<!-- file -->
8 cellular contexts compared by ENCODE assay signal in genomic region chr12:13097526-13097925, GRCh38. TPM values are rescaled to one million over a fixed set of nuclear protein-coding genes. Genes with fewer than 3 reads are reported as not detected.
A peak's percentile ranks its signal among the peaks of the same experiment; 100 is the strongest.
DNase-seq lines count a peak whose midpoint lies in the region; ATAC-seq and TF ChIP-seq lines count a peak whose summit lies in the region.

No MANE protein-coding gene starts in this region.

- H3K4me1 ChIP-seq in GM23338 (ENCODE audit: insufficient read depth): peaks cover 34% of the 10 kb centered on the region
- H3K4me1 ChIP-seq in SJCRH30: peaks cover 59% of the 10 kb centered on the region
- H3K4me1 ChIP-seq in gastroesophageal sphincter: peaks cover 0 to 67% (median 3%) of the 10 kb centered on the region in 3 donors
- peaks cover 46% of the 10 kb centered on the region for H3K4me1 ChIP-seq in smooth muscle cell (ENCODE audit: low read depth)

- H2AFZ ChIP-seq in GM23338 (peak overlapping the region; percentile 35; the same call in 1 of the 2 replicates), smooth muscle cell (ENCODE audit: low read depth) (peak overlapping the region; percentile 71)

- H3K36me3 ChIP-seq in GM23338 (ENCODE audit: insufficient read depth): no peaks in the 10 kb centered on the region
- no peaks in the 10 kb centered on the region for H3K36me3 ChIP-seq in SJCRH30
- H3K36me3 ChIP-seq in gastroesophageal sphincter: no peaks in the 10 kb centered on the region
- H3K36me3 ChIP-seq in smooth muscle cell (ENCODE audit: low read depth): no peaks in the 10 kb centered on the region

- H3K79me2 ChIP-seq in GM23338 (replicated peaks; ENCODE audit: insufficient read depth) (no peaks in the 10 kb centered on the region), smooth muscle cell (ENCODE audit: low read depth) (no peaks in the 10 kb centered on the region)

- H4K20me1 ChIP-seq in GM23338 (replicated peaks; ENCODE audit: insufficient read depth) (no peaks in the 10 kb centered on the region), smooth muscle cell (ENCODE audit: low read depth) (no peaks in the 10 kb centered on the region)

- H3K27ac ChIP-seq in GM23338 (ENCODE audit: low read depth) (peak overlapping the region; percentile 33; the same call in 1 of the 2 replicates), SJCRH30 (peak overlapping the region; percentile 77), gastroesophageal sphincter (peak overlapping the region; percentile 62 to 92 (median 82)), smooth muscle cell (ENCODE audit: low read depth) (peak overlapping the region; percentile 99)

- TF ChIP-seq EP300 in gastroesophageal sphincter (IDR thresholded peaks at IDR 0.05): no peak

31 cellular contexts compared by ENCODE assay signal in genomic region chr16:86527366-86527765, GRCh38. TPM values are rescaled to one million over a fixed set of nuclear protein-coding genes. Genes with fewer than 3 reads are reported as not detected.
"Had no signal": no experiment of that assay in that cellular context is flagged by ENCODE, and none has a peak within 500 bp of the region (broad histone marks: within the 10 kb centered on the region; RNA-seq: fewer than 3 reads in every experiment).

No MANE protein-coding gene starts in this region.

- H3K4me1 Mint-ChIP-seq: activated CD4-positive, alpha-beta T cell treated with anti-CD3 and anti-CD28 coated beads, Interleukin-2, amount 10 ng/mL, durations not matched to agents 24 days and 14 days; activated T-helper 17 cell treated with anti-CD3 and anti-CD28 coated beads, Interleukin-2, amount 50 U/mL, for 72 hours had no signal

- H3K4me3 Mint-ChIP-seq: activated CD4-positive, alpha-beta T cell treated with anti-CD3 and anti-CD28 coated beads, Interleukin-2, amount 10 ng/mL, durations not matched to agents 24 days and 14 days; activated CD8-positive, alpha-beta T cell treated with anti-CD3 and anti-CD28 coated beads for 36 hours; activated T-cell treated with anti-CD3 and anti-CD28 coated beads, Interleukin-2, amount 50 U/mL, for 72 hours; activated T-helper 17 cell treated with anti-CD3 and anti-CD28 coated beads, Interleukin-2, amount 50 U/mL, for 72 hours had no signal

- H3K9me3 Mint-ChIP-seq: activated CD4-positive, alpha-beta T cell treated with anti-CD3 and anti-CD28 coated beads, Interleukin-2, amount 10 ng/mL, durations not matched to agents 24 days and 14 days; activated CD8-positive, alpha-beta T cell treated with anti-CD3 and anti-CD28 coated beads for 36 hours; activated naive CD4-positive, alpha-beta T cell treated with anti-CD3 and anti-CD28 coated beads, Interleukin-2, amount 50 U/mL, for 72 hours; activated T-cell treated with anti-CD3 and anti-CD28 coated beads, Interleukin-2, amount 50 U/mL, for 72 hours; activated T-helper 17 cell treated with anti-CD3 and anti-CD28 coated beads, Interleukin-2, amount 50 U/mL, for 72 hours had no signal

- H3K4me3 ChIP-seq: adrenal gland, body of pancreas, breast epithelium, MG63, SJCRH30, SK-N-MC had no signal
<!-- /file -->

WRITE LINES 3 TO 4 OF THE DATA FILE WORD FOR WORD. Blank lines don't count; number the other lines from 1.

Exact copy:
DNase-seq lines count a peak whose midpoint lies in the region; ATAC-seq and TF ChIP-seq lines count a peak whose summit lies in the region.

No MANE protein-coding gene starts in this region.